Anil Dash reflects on two decades of blogging.

Some quotes that resonate:

I also do still strongly believe that someone who really has a strong point of view, and substantive insights into their area of interest, can have huge impact just by consistently blogging about that topic. It’s not currently the fashionable way to participate in social media, but the opportunity is still wide open.

Yes, maintaining a sustained online identity and presence is an opportunity, as it provides agency. The open web is an open invitation to do so, but it takes time to blog. Time that will not immediately result in dopamine triggering likes and retweets, so you will need to find the motivation for keeping up blogging elsewhere, likely within yourself. Even if you don’t have ‘substantive insights’ in your areas of interest but still consistently blog, there will be impact. I once had a client who hired me after reading my blog archives and realising from its tone and content I would bring the right attitude and outlook to the project. Over time any blog is a body of work.

If your website’s full of assholes, it’s your fault.

Platforms have always maintained they are just platforms, and not responsible for its content. That argument has been severely eroded by the platforms itself, because their adtech business models depend on engagement, and so they introduced addictive design patterns and algorithms that decide what you see, based on likelihood of sparking engagement (usually outrage, as it works so well). A platform that decides what you see in order to sell more ads, makes conscious editorial decisions, and is no longer a platform. Roads and their maintainers generally aren’t responsible for the conduct of drivers, but in this case the roads over time have been deliberately increasingly designed to make you speed, reward repeat offenders by reserving the fast lane for them, and road maintainers get paid by car repair shops based on a metric of a steady rise in car crashes so road rage gets encouraged to raise revenue. It’s why federation of very distributed nodes is important to me, it strongly reduces amplification of the things that we’ve come to loathe on the platforms. That e.g. Gab, having been deplatformed, moved to federated servers is a good thing. Now anyone can round around it as damage, and its content doesn’t get the amplification and recognition by being on general platforms, it otherwise would. I am the only one on my website. I am the only one on my Mastodon server. At that level moderation is extremely easy, while it doesn’t reduce my interactions in any way.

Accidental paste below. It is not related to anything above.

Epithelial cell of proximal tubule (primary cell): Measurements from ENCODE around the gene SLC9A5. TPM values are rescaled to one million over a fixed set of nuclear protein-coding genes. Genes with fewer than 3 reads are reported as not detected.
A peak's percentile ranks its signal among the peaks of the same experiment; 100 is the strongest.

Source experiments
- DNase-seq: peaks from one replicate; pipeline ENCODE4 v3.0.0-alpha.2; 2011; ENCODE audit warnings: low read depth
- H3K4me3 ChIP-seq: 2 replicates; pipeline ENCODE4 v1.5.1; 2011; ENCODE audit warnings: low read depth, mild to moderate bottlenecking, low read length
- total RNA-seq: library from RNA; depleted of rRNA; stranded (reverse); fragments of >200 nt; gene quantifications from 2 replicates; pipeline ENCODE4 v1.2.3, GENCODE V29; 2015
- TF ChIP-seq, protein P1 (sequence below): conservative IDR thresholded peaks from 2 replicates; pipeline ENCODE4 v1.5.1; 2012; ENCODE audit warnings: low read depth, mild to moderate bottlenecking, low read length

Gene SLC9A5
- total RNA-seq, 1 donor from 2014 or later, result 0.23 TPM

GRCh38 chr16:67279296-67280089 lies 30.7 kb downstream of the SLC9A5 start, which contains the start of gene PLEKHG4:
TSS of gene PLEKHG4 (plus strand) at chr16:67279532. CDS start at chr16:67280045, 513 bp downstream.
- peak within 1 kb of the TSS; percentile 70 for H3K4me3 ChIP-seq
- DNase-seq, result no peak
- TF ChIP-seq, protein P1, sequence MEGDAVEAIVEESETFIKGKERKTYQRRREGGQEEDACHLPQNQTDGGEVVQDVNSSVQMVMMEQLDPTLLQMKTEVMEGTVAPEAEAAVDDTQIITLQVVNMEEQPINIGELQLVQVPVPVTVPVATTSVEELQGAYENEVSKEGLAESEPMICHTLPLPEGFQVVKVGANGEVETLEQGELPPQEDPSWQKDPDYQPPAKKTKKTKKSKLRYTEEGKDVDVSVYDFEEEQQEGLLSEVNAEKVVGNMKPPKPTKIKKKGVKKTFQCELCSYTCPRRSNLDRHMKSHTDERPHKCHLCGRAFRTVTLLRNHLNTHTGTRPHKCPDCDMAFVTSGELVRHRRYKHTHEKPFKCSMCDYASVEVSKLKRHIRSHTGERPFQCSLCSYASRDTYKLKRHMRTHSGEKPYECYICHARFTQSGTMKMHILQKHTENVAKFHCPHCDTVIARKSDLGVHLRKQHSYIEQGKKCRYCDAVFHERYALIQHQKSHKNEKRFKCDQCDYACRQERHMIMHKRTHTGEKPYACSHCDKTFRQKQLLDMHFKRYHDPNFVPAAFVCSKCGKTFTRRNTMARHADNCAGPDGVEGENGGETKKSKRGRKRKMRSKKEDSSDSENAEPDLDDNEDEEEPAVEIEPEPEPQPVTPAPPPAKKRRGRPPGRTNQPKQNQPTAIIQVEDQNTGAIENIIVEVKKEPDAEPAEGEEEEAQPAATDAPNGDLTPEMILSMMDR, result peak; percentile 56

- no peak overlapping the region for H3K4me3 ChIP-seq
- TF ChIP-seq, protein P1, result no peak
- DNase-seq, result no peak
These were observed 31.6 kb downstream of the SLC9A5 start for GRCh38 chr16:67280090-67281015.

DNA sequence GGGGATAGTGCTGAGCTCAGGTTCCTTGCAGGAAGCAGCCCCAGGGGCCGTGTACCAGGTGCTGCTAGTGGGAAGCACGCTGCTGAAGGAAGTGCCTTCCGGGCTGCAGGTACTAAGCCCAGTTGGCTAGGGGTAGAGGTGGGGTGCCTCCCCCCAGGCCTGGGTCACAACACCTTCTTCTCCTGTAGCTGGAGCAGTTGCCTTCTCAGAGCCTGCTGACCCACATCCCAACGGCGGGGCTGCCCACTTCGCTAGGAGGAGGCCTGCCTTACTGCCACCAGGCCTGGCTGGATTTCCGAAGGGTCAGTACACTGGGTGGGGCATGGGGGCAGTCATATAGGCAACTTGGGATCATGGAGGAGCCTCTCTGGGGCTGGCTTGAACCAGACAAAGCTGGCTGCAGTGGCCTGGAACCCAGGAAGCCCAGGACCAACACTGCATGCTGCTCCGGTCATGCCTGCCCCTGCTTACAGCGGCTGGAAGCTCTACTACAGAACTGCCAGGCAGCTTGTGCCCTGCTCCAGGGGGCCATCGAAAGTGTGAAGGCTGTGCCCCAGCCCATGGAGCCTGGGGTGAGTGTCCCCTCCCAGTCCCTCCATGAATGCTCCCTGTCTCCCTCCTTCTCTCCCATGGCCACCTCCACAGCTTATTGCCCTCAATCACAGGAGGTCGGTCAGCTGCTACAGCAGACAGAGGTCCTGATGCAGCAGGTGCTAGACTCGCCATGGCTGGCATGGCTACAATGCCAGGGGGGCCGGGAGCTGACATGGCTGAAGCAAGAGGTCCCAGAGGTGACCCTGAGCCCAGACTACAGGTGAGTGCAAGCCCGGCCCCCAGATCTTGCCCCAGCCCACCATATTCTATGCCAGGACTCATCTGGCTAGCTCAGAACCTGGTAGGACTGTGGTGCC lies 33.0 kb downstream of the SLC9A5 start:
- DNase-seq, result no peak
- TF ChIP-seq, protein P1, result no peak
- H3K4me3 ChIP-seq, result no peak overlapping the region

I’m not someone who thinks there was a “good old days”; social media has always been too exclusionary, and too dependent on systems and infrastructures that replicate the injustices of society as a whole. It is possible, though, to make new systems that are a little more equitable, and I still haven’t given up on that hope at all.

Me neither, there’s huge potential for increasing agency, especially for groups in specific contexts and around specific issues. A networked agency emerging from lowering technology and process thresholds. It means taking ourselves as the starting point, not the platform or its business model.

Bonus pic: my friend Paolo blogging, 13 years ago in June 2006.

blogging
image by Paolo Valdemarin, license CC BY-NC-ND

Blogging usually doesn’t involve a pipe, sitting outside, prosecco, or a sea view from the Ligurian coast. Blogging is totally mundane, this the exception. It might be a good addictive design pattern for blogging though 😉

Read 20 Years of Blogging: What I’ve Learned (Anil Dash)

This week marks the 20th anniversary of this blog. I thought the best way to observe the milestone, and to try to pass along some of the benefits I’ve gained from keeping a presence online all these years, would be to share some of the most important things I’ve learned since I started this site.

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